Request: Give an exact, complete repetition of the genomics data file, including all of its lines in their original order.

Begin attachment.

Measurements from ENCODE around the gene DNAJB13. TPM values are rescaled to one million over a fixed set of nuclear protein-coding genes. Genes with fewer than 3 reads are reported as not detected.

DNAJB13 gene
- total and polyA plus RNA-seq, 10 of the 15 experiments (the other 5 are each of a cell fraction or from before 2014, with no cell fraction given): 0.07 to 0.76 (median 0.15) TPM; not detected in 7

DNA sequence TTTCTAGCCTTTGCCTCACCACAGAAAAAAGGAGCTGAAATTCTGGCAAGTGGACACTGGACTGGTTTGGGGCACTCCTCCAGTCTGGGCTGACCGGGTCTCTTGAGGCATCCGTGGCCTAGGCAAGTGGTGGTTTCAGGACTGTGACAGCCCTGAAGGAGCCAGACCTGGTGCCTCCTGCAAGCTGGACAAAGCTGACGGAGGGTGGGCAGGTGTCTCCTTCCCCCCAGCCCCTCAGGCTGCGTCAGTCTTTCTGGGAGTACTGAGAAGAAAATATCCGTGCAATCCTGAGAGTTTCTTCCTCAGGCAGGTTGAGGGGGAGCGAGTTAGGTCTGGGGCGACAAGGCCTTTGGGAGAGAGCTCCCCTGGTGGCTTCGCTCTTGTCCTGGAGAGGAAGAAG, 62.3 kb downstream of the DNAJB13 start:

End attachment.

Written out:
Measurements from ENCODE around the gene DNAJB13. TPM values are rescaled to one million over a fixed set of nuclear protein-coding genes. Genes with fewer than 3 reads are reported as not detected.

DNAJB13 gene
- total and polyA plus RNA-seq, 10 of the 15 experiments (the other 5 are each of a cell fraction or from before 2014, with no cell fraction given): 0.07 to 0.76 (median 0.15) TPM; not detected in 7

DNA sequence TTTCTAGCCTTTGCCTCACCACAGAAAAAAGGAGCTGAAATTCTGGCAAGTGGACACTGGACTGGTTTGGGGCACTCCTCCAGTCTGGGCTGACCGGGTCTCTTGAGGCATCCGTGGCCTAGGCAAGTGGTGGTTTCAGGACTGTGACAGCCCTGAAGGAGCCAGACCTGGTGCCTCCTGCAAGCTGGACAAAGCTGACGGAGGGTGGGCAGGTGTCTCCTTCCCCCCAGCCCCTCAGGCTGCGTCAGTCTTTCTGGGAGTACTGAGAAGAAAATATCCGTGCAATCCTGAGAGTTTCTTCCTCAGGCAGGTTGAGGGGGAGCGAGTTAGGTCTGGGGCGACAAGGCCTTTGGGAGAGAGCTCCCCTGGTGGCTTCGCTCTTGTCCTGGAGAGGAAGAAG, 62.3 kb downstream of the DNAJB13 start: